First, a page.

Over the past few years, yield levels have sparked questions around the role of bonds in asset allocation. Pre-pandemic bond yields were very low, and by the end of 2019, the average developed market yield was just 94 basis points. Investors worried that bonds faced asymmetric risks: yields had limited room for further declines and were bound by a floor, which limited any potential upside. However, prices could drop should yields rise.
When bond yields dropped even more during the pandemic, eventually reaching an average of 37 basis points by the end of 2020, investors became further concerned.
So far, in 2021, bond yields have been trending higher but remain near pre-pandemic lows, with a current average yield of 96 basis points. While the yield increases provide a little bit of breathing room, investors still question whether bonds will be able to generate an attractive return and provide diversification. At what point is the role of bonds in an asset allocation impaired?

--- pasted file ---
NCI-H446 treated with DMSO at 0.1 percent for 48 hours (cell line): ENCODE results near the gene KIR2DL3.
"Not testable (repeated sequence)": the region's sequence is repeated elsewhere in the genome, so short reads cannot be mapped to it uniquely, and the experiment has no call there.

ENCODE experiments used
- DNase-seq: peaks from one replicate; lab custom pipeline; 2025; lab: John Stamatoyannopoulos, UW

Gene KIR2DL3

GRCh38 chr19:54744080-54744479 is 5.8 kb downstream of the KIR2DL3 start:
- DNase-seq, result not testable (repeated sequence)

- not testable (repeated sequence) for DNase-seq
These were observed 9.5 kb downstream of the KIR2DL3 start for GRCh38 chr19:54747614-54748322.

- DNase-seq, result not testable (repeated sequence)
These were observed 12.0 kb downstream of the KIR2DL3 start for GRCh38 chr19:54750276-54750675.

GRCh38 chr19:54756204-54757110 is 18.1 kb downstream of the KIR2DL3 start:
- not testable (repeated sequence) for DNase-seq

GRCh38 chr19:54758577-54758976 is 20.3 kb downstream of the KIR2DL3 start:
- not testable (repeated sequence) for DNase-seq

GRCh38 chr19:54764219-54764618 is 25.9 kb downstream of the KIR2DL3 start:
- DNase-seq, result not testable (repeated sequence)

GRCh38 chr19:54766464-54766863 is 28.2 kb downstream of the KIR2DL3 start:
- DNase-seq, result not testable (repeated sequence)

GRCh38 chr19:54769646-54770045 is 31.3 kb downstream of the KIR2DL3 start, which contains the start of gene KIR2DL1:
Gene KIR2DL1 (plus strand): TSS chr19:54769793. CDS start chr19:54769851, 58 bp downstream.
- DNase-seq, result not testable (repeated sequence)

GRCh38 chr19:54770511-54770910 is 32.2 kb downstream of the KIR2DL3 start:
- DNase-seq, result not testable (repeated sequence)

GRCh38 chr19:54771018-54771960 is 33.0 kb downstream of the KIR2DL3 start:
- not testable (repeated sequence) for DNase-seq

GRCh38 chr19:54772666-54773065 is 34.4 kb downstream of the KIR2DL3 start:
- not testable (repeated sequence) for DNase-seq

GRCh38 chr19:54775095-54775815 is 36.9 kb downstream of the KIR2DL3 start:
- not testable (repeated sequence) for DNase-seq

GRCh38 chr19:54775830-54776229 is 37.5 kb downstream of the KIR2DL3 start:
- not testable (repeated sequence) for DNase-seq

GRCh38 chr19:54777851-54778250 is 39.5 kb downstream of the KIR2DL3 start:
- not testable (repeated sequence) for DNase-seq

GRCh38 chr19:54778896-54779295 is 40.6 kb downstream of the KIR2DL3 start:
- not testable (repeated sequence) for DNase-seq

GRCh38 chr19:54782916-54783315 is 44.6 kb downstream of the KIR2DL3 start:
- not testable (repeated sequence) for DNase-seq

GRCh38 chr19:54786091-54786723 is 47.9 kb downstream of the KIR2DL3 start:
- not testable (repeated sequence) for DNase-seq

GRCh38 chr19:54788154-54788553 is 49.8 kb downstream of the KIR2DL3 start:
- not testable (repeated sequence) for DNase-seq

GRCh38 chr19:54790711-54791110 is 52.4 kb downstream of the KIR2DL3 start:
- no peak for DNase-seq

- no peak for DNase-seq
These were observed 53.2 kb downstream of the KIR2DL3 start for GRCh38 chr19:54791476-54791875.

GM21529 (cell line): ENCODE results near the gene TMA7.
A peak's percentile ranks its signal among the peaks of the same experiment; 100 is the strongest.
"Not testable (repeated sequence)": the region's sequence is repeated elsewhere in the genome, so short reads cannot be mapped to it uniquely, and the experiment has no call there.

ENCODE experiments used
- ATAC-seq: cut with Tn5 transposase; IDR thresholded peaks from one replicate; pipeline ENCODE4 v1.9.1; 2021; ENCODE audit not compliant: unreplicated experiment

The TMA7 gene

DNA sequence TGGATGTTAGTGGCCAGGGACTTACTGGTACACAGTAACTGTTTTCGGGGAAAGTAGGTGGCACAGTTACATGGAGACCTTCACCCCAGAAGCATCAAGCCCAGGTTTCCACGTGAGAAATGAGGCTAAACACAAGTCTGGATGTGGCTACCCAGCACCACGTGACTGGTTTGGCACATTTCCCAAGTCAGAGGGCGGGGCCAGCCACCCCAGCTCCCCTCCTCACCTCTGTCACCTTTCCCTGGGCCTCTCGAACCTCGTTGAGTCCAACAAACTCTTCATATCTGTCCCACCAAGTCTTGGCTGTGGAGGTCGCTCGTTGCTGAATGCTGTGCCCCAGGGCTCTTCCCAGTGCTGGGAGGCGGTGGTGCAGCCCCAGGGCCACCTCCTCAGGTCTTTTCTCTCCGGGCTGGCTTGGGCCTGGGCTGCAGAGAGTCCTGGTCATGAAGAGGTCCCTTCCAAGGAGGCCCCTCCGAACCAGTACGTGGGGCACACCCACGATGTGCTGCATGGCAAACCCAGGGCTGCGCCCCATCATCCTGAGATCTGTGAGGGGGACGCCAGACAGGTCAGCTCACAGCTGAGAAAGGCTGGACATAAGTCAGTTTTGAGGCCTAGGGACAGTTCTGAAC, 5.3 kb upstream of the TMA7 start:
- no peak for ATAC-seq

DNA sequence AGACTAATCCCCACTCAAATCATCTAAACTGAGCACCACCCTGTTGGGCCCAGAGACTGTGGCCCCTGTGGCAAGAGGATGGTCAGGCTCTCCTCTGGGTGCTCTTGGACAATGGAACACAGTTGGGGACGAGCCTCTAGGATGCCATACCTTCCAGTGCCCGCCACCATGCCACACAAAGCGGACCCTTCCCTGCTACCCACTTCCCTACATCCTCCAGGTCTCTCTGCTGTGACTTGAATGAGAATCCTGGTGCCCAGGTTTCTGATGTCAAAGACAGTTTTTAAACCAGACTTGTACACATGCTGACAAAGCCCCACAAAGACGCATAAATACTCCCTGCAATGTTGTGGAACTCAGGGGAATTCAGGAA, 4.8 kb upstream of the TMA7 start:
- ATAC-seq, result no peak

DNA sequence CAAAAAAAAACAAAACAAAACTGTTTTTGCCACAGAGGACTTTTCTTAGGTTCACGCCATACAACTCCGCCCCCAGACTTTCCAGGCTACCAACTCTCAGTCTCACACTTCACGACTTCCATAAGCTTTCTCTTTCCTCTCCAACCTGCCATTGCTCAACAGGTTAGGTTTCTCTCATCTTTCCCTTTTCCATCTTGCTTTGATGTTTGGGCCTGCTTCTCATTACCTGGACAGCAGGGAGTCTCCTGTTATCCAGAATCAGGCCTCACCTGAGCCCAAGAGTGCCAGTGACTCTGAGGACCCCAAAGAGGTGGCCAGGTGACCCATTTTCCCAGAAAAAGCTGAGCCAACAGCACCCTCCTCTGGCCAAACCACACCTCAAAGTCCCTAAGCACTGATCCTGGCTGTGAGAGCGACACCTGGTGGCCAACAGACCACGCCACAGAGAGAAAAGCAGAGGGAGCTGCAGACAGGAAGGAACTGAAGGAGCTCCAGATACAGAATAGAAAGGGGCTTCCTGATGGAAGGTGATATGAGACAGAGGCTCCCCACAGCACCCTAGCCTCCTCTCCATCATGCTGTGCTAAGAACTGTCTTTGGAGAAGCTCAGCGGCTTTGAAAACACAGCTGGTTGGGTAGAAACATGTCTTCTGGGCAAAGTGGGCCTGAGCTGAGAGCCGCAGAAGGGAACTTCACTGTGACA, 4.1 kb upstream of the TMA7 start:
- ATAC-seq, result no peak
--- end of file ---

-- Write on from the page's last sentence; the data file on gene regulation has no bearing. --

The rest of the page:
The role of bonds in equity drawdowns and “stress scenarios" (0:28):
We believe that the existence of a floor doesn’t doom bonds – only very restrictive yield floor assumptions matter. Our research has shown that if yields were to drop 100 basis points or more over the next year, a bond portfolio would not be impaired and traditional and risk balanced asset allocations would behave as if no yield floor existed.
The return-generating properties of bonds in risk-balanced portfolios (0:20):
Given the yield increases in early 2021, we think a 100 basis point drop in yields is possible. Our goal is to help investors identify the point where their yield floor view materially impacts asset allocation in practice, or the point where bonds' return generation and diversification properties are impaired.
Evaluating your yield floor view and its impact on asset allocation (1:03):
Source: AQR, Bloomberg. Yields above are the 10-year government bond yields for Australia, Germany, Canada, Japan, the United Kingdom, and the United States. The “floors” are purely for illustrative purposes and are meant to represent hypothetical “lower bounds” for yields. Hypothetical data has inherent limitations of which some are disclosed in the appendix. No representation is being made that any investment will achieve performance similar to those shown.
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